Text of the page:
After Samsung Electronics received the guilty verdict last week, the company is facing the possibility of having a few of its devices banned here in the United States. Today, Samsung has promised that they will fight Apple’s attempt to ban these devices where they have claimed that “we will take all necessary measures to ensure the availability of our products in the U.S market.”
A spokesman from the company has told various reporters that Samsung’s options included filing to completely stop the injunction, appealing if the judge grants it, and modifying its infringing products if it is necessary. It’s also been recently reported that Samsung officials have already begun discussing with various wireless carriers (AT&T, Verizon) about the potential need to remove or modify some existing features that violate Apple’s IP so that Samsung Electronics can keep their products on the United States market. This would be the case with smartphones like the Galaxy S II, which is currently still being sold by several of the United States carriers. When the ban will go in place is unknown.
Right now, the general consensus is that Judge Koh is very likely to grant Apple’s request for the injunction, considering that Koh had already approved a preliminary injunction against the widely known Samsung Galaxy Tab 10.1. Despite those injunctions, Samsung has confirmed that they would be filing post-trial motions asking for a stay on the preliminary injunction, and potentially overturning this decision.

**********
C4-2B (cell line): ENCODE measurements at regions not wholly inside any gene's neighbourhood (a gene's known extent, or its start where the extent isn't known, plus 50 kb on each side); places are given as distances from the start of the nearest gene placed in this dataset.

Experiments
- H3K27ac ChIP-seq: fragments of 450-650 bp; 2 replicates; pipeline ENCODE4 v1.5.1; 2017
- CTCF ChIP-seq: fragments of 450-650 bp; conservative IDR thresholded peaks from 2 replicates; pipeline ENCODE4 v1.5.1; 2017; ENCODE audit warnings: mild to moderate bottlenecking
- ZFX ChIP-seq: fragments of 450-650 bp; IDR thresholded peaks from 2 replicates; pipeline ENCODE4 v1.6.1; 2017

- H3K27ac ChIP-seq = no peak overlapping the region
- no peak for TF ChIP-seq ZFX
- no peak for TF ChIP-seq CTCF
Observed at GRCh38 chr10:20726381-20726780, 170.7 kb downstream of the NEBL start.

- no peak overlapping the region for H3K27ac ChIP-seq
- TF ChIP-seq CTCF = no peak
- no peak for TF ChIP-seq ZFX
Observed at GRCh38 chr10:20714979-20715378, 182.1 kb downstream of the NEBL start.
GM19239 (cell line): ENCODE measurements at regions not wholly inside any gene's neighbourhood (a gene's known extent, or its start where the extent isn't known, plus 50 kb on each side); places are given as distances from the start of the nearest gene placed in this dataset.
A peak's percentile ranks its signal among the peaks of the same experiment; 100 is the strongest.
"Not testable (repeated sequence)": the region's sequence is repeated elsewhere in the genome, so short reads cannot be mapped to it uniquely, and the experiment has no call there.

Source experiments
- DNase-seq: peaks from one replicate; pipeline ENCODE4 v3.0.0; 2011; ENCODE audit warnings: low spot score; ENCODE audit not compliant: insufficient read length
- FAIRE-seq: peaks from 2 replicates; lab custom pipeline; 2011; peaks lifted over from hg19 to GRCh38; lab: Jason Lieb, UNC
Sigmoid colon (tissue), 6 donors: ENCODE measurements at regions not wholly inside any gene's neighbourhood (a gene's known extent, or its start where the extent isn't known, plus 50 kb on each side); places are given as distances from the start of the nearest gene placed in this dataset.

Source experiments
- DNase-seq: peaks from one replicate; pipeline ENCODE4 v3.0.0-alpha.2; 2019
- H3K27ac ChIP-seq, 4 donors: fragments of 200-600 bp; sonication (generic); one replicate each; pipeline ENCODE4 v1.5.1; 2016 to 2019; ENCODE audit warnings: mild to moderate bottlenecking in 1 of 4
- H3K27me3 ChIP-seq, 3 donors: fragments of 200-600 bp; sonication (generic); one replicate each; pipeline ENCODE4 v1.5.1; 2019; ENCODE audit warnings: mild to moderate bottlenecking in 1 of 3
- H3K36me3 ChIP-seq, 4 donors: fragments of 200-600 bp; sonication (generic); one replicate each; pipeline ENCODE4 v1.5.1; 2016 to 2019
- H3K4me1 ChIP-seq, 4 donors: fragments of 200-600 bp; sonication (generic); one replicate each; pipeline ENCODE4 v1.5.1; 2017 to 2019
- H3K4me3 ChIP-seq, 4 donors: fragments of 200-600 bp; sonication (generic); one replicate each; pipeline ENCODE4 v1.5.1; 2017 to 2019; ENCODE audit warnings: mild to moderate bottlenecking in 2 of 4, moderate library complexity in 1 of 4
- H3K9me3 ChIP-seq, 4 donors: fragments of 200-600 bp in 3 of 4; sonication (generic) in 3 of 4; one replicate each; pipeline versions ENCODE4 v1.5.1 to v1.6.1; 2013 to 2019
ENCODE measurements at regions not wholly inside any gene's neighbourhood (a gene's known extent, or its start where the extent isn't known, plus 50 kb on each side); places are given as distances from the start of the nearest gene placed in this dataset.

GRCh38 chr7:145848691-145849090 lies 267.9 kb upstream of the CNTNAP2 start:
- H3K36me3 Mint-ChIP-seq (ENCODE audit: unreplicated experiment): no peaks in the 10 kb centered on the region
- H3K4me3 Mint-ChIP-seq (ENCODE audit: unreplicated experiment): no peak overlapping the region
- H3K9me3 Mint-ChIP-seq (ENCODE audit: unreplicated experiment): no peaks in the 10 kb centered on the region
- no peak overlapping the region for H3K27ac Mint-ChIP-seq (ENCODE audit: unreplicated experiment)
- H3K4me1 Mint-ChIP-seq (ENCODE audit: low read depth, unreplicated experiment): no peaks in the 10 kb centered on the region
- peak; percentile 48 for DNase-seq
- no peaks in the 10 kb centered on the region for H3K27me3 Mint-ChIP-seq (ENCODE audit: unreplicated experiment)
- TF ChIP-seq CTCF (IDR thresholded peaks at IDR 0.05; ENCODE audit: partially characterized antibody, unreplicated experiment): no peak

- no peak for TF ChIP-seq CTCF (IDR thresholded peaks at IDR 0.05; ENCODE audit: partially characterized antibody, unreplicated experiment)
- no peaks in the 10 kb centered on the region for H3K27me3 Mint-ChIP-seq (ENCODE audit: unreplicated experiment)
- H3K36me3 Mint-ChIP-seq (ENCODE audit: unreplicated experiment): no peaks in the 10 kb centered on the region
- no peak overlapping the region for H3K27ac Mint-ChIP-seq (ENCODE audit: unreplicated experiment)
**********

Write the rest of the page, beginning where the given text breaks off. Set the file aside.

Currently, Samsung Electronics is doing a lot of talking, but they aren’t providing any sort of evidence to back up their strategy. With some substantial funding and quality R&D, there is always the possibility that Samsung could be looking to tweak some of the aspects of its software so that they could potentially avoid the infringement. However, the majority of the products that Samsung created that are violating Apple’s design patents and the trade dress puts Samsung at a crossroad. That said, thing aren’t looking so bright on the Samsung side of things. In fact, I personally am not so sure if continuing to pursue this case is really a great idea. Maybe the phones just need to get banned in the U.S and they move on to bigger and better things such as their upcoming Galaxy Note 2 and Galaxy S III based Android camera. That’s just a personal opinion though, after the notes from the jurors and the total damages charged towards Samsung, I’m just not so sure if continuing on with this case is a very good idea.
The initial hearing is set to start on September 20th, so it’s not going to be a whole lot longer until we find out which path that Samsung Electronics will be looking at taking. Hopefully they choose the smart way instead of trying to keep old devices on their last leg that will likely be taken off the shelves in the next few months in the market.
source: Talk Android